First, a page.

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Peaks Interdisciplinary Conference - Feb 25-26, 2011 - Northern Arizona University

Friday, November 19, 2010 - 6:57pm
Northern Arizona University Organization of Graduate Students of English

Peaks Interdisciplinary Conference 2011
Featured Theme:
Villainy & Monstrosity: Representations of Evil

Whether it is Iago, The Blob, or Joseph Stalin, representations and interpretations of evil thrive in literature, history, culture, art, and media. This year's conference will take a multi-disciplinary approach to these representations in order to explore the ways in which we understand, imagine, identify with, are repulsed by and subvert the concept of evil. Submissions that address the theme will be presented in a featured panel alongside many other panels covering a wide variety of topics from poetry to sustainability.
*Submissions from all disciplines are welcome.

Book Reviews of Newly Published Creative Fiction & Poetry Works

Friday, November 19, 2010 - 5:04pm
Rougarou: An Online Literary Journal

Rougarou: An Online Literary Journal (http://english.louisiana.edu/rougarou/) is currently accepting book review submissions for its upcoming spring issue.

We are interested in thoughtful, well-written reviews of recently published fiction and poetry books. While the quality of the review is our main concern, we prefer to publicize new or lesser-known writers representing small presses or imprints, as well as books not widely reviewed. Some examples of smaller presses whose offerings consistently intrigue and impress us are Copper Canyon, Graywolf, Tupelo, Alice James Books, and Sarabande.

Perpetual Crisis: Defending the Humanities [February 24-26, 2011]

Friday, November 19, 2010 - 4:29pm
University of Wisconsin-Madison Graduate English Students Organization

The Graduate Student Association at the University of Wisconsin-Madison English Department is pleased to announce the 7th Annual MadLit Conference. This year's conference, "Perpetual Crisis," engages the intersections between art, science and the academy as institution. Our keynote speaker will be Professor Rita Felski (University of Virginia).

Eudora Welty Research Fellowship

Friday, November 19, 2010 - 3:08pm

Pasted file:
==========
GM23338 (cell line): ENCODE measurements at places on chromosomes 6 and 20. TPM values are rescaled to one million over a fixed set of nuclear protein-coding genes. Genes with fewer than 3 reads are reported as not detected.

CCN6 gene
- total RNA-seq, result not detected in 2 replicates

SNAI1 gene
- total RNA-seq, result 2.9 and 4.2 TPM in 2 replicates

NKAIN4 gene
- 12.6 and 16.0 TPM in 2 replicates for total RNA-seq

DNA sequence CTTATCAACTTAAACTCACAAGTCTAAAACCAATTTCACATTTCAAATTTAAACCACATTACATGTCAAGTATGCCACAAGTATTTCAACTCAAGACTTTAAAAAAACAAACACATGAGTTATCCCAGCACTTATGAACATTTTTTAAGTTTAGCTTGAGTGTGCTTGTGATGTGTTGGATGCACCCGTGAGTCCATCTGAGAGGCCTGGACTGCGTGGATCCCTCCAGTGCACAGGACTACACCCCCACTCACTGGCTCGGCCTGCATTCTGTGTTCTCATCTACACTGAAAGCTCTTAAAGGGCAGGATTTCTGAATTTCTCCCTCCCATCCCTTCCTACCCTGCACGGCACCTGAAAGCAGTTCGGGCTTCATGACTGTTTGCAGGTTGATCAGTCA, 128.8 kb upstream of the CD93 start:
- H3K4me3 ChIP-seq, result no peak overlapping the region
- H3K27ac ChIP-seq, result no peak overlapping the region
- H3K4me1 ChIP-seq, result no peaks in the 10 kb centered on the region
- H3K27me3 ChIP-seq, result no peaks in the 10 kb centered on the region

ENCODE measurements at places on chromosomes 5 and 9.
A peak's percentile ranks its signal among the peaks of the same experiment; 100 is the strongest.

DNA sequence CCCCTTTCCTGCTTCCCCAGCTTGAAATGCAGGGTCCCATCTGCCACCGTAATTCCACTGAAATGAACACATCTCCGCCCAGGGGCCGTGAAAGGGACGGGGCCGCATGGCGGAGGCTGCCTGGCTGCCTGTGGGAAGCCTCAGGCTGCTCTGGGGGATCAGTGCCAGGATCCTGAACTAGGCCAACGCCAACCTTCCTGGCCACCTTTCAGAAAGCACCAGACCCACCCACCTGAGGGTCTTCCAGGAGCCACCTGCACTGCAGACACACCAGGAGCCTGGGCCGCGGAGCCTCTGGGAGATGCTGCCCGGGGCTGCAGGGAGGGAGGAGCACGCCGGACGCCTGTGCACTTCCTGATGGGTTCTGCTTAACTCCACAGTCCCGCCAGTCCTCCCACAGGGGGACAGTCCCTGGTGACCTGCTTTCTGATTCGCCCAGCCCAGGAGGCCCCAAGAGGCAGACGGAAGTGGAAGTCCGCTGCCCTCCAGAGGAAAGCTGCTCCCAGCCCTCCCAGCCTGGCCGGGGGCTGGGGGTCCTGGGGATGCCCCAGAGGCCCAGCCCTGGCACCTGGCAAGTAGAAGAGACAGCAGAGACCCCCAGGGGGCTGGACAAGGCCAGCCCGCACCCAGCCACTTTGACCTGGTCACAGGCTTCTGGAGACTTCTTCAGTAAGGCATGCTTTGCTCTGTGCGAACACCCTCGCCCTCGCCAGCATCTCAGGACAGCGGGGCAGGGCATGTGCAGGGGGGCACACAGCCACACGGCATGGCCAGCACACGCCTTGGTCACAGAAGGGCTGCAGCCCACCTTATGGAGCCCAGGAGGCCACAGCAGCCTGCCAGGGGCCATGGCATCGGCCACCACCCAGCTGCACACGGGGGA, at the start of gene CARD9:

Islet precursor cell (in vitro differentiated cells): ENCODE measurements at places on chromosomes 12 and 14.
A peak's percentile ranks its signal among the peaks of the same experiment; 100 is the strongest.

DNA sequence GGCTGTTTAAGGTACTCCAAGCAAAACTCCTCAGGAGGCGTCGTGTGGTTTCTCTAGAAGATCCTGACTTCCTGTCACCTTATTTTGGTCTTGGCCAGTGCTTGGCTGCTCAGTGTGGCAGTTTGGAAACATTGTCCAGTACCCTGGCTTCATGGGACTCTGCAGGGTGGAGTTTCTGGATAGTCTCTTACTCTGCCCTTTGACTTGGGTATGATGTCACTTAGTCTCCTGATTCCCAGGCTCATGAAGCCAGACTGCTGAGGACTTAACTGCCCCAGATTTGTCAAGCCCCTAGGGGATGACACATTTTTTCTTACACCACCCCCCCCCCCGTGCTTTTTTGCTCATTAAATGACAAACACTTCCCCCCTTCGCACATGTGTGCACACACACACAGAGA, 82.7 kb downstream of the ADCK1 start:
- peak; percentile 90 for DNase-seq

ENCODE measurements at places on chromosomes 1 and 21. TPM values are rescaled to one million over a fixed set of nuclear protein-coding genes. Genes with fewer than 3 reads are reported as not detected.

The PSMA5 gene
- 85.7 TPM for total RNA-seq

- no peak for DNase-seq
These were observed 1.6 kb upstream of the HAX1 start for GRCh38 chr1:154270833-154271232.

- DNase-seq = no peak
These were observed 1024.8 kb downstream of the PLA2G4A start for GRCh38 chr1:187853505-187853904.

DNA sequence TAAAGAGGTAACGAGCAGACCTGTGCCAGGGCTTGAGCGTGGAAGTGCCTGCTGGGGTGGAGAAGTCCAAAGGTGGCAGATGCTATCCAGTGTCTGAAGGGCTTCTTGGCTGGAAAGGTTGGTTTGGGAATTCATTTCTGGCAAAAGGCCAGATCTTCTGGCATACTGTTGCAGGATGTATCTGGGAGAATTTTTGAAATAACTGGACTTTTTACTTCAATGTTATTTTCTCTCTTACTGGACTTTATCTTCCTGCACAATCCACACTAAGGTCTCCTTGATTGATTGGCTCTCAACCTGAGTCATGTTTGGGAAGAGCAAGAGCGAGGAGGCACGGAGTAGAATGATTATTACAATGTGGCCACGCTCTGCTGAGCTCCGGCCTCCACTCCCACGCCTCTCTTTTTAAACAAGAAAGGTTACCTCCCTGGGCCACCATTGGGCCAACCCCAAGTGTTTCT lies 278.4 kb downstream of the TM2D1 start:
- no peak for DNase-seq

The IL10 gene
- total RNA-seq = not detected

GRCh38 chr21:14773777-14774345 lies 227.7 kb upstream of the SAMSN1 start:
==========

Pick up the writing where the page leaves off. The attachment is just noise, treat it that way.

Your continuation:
Eudora Welty Foundation & Mississippi Department of Archives and History (MDAH

The Eudora Welty Foundation and Mississippi Department of Archives and History (MDAH) are pleased to announce the first Eudora Welty Research Fellowship, to encourage and support research use of the Eudora Welty Collection and related materials at MDAH by graduate
students. The fellowship seeks to nurture scholars at the beginning of their academic careers, in order to increase their life-long interest in, and promote continued academic and public appreciation of, Eudora Welty's life and works. Primary source research will be conducted in residence at the William F. Winter Archives and History Building in Jackson, Mississippi.

One-day symposium on The Lyric Touch by John Wilkinson, March 11 2011

Friday, November 19, 2010 - 3:05pm
Centre for Modernist Studies, University of Sussex

The Centre for Modernist Studies at the University of Sussex presents a one-day symposium on The Lyric Touch by John Wilkinson.

Friday March 11 2011

The Centre for Modernist Studies at the University of Sussex is hosting an event devoted to the discussion of John Wilkinson's collection of essays, The Lyric Touch (Salt 2007). The aim of the event is to promote critical attention upon an important book, and to generate discussion and reflection in an atmosphere more focused than is possible in a larger conference. John Wilkinson will be attending and responding to contributors' papers.

Public Pain/Private Poetics: Memory, Crisis, and the Global Community

Friday, November 19, 2010 - 2:55pm
Exit 9: The Rutgers Journal of Comparative Literature, Program in Comparative Literature at Rutgers, The State University Of New Jersey

Rutgers, The State University Of New Jersey
Program in Comparative Literature
195 College Avenue
New Brunswick, NJ 08901-1062

Exit 9: The Rutgers Journal of Comparative Literature

Title: Public Pain/Private Poetics: Memory, Crisis, and the Global Community

Prominent Urdu poet Ghalib once wrote: "When the pain exceeds bearable limits, the pain itself becomes the medicine." Likewise, contemporary Italian poet, novelist, and feminist activist Dacia Maraini professes: "Once a negative experience, a defeat, pain has been lived through, you go on, because there's something else…Art can never be document: it is interpretation, invention."